WHEN ZERO ALSO ANY
                 DISPLAY 'FIZZ'
               WHEN OTHER
                 DISPLAY N
             END-EVALUATE
           END-PERFORM.
           STOP RUN.
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$ cobc -xg fizzbuzz.cob
$ ./fizzbuzz
001
002
FIZZ
004
BUZZ
FIZZ
007
008
FIZZ
BUZZ
011
FIZZ
013
014
FIZZBUZZ
016
017
FIZZ
019
BUZZ
...
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What's going on:

  • all variables defined to fit exact number of digits they need
  • variable names can start with numbers, something that's not really a thing in any language these days
  • EVALUATE 3REM ALSO 5REM is a case statement over two variables - interestingly a lot of languages don't really allow that. Apparently it was only added in COBOL 85 and not available earlier.
  • WHEN ZERO ALSO ANY etc. - are various matches, including wildcard matches

Fibonacci

This was surprisingly difficult to get working. I think a lot of functions like COMPUTE use newfangled COBOL features from the 1970s+. When I tried to do more "classic" COBOL, GnuCOBOL was not too happy about it. Then again, the original COBOL didn't even have recursion, so it's hard to pick up the right year to target.

Interesting COBOL feature is M PIC Z(8)9 - we're defining M as having 8 digits which should not be printed if zero (Z(8)), and one regular digit (9). Data storage and formatting are intertwined like this.

      *    MAIN PROGRAM
       IDENTIFICATION DIVISION.
       PROGRAM-ID. FIBLOOP.

       ENVIRONMENT DIVISION.
       CONFIGURATION SECTION.
       REPOSITORY.
           FUNCTION FIB.

       DATA DIVISION.
       WORKING-STORAGE SECTION.
           01 N PIC 9(3).
           01 M PIC Z(8)9.

       PROCEDURE DIVISION.
           PERFORM VARYING N FROM 1 BY 1 UNTIL N > 20
             COMPUTE M = FIB(N)
             DISPLAY 'FIB(' WITH NO ADVANCING
             DISPLAY N WITH NO ADVANCING
             DISPLAY ')=' WITH NO ADVANCING
             DISPLAY M
           END-PERFORM.
           STOP RUN.

       END PROGRAM FIBLOOP.

      *    FUNCTION FIB(N)
       IDENTIFICATION DIVISION.
       FUNCTION-ID. FIB.

       DATA DIVISION.
       LOCAL-STORAGE SECTION.
       01 A PIC 9(9).
       01 B PIC 9(9).
       01 N1 PIC 9(3).
       01 N2 PIC 9(3).

       LINKAGE SECTION.
       01 N PIC 9(3).
       01 RESULT PIC 9(9) COMP BASED.

       PROCEDURE DIVISION USING N RETURNING RESULT.
           IF N IS LESS OR EQUAL TO 2 THEN
               MOVE 1 TO RESULT
           ELSE
              SUBTRACT 1 FROM N GIVING N1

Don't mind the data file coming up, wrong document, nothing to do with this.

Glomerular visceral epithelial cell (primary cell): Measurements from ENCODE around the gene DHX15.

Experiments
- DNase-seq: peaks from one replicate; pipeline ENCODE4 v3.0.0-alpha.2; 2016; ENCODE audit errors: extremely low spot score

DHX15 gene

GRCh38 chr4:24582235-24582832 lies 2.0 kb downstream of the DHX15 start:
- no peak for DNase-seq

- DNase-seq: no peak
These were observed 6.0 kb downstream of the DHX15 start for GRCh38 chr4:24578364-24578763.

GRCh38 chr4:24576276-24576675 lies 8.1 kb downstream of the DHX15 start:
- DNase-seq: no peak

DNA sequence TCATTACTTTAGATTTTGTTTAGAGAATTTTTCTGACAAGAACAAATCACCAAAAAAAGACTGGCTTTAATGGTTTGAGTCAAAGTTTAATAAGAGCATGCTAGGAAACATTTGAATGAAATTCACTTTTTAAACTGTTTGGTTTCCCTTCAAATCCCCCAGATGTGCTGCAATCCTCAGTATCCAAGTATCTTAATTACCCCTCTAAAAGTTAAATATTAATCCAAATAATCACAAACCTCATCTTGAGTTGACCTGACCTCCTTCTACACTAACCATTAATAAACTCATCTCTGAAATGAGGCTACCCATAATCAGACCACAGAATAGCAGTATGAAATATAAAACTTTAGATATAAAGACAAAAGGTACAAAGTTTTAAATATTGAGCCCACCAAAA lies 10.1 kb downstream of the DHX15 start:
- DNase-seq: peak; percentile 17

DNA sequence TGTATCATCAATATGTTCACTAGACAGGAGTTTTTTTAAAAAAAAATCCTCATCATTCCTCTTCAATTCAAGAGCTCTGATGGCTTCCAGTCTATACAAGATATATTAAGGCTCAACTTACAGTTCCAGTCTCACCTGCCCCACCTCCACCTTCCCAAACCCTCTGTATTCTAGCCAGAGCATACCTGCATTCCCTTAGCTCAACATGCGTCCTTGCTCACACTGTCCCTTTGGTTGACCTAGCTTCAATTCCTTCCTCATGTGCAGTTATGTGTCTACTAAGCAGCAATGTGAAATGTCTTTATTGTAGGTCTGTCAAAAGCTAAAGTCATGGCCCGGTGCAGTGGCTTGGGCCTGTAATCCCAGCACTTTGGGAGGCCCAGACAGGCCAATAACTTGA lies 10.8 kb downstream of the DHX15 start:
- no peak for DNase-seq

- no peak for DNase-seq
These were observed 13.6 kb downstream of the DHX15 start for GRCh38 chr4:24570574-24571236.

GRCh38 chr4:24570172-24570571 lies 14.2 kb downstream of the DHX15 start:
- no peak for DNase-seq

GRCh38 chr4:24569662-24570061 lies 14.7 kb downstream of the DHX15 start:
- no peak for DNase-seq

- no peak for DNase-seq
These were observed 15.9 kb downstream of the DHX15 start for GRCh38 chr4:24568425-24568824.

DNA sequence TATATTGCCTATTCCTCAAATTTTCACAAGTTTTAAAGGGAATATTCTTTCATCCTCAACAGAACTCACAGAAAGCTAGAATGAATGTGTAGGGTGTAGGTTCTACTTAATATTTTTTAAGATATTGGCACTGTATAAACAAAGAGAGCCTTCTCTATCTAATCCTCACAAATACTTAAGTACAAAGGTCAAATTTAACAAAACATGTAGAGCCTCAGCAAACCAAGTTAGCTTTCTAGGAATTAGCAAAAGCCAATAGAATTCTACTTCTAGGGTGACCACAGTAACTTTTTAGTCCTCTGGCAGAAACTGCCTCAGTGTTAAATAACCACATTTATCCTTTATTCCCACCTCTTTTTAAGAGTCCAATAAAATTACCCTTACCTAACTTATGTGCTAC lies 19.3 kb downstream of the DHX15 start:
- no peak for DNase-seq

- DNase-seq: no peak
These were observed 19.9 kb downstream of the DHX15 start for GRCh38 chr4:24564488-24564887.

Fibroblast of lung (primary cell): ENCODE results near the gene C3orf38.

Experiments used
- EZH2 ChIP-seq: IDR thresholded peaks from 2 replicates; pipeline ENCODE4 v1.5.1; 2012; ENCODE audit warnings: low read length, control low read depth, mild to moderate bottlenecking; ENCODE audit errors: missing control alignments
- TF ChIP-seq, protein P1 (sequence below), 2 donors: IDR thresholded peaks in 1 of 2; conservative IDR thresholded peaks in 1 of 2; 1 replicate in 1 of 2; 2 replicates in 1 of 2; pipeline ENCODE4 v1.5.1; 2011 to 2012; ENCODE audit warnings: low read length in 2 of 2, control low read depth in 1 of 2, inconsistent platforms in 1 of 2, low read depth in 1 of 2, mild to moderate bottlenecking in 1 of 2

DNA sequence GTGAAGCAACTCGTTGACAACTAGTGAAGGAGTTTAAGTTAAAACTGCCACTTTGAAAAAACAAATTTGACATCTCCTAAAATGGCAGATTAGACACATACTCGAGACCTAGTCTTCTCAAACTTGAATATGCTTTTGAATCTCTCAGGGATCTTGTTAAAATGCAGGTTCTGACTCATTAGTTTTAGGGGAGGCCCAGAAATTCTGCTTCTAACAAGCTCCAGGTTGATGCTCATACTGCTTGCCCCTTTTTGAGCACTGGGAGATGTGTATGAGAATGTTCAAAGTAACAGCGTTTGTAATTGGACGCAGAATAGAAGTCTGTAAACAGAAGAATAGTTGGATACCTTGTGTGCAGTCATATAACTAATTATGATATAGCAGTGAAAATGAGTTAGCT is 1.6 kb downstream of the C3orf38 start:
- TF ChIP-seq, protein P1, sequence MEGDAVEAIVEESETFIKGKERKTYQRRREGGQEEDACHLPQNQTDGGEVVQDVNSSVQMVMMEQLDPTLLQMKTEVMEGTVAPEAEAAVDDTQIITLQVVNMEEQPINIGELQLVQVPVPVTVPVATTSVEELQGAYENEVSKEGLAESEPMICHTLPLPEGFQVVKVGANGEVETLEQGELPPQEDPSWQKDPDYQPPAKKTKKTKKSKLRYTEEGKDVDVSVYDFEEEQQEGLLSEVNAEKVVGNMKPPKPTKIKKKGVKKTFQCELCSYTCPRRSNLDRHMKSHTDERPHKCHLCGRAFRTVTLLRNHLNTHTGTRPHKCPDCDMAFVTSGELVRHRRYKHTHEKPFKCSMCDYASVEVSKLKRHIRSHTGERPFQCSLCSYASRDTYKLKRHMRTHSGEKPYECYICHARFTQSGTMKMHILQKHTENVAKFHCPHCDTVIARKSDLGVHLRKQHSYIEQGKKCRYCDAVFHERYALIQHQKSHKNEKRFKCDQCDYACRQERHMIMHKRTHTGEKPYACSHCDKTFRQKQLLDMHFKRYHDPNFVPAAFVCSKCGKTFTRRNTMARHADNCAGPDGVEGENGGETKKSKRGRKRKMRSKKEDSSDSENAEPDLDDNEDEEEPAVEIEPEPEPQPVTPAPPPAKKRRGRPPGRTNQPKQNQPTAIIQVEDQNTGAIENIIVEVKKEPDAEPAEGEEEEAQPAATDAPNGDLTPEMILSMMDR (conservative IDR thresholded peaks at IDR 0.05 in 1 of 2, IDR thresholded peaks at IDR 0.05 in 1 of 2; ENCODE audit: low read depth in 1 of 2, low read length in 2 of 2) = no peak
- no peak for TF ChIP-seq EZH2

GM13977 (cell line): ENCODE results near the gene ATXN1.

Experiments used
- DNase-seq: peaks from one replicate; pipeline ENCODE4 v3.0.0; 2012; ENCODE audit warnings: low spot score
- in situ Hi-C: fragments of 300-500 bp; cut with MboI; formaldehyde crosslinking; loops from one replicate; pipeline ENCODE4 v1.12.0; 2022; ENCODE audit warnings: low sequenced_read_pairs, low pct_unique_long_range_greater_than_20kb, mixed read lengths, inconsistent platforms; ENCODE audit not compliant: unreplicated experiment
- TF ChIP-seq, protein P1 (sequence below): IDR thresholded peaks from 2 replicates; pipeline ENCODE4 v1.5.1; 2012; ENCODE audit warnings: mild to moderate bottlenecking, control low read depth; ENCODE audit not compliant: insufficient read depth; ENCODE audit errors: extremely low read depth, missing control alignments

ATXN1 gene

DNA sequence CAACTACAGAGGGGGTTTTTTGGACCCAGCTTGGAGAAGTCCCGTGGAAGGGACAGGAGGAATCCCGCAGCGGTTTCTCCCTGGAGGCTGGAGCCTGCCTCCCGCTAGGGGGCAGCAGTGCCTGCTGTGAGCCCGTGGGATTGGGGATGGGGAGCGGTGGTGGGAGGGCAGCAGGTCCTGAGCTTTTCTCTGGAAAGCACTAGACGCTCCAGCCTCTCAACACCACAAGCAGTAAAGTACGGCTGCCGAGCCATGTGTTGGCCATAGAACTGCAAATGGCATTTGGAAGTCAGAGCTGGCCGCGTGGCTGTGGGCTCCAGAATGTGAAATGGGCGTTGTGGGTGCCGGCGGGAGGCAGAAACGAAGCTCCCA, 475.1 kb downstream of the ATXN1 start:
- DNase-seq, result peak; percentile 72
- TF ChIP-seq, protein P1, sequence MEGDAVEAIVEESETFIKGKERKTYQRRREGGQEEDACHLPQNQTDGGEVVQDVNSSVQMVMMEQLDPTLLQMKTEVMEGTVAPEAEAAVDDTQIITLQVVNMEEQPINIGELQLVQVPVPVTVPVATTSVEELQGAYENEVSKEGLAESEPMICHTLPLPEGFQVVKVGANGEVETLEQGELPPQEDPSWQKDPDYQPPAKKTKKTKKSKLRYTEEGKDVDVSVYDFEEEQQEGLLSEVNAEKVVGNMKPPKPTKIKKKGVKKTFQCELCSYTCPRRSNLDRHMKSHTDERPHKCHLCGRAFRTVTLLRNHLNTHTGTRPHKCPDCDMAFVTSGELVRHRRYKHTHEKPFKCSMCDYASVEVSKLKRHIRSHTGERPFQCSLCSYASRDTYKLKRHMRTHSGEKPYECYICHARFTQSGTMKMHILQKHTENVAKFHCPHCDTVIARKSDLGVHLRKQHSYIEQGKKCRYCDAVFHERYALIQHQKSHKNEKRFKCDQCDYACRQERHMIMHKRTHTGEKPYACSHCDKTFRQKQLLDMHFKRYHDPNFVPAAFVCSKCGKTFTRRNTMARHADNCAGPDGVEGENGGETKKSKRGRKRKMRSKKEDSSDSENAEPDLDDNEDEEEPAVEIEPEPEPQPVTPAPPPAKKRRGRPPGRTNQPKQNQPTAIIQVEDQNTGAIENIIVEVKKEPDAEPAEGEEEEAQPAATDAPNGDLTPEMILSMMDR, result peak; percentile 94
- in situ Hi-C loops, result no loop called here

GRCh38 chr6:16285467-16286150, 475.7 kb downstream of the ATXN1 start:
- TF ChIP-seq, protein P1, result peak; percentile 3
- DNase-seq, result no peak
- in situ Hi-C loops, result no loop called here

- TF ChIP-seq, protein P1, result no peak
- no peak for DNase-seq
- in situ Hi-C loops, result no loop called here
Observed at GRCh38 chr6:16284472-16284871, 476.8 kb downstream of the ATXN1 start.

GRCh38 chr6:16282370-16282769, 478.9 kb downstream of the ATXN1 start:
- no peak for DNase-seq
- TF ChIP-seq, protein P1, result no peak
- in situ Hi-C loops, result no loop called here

SUBTRACT 2 FROM N GIVING N2
              COMPUTE A = FIB(N1)
              COMPUTE B = FIB(N2)
              ADD A TO B GIVING RESULT
           END-IF.
           GOBACK.

       END FUNCTION FIB.
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$ cobc -xg fib.cob
$ ./fib
FIB(001)=        1
FIB(002)=        1
FIB(003)=        2
FIB(004)=        3
FIB(005)=        5
FIB(006)=        8
FIB(007)=       13
FIB(008)=       21
FIB(009)=       34
FIB(010)=       55
FIB(011)=       89
FIB(012)=      144
FIB(013)=      233
FIB(014)=      377
FIB(015)=      610
FIB(016)=      987
FIB(017)=     1597
FIB(018)=     2584
FIB(019)=     4181
FIB(020)=     6765
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There's a lot of weird stuff going on here. There's ENVIRONMENT DIVISION listing which functions we're using. There's LINKAGE SECTION for function's inputs and outputs.

Basically 90% of this trivial program is ridiculous boilerplate which you need to get just right. I wanted to check a bunch of examples of COBOL code, and every example used different boilerplate, and none would work on GnuCOBOL without serious tweaking - even ones tagged as being specifically for GnuCOBOL. The whole language is far more of a dumpster fire than I expected. Fortran was not amazing, but at least you could see imagine actual humans coding Fortran. I have no idea what kind of subterranean reptilian creatures from the Hollow Earth COBOL was designed for, because it sure as hell wasn't designed for any kind of human beings.

Should you use COBOL?

People knew COBOL was shit before Joe Biden was even born, so obviously no.

It might very well be the absolute worst language reviewed so far. Even Befunge and Thue were more enjoyable to code in.

Code

All code examples for the series will be in this repository.

Code for the COBOL episode is available here.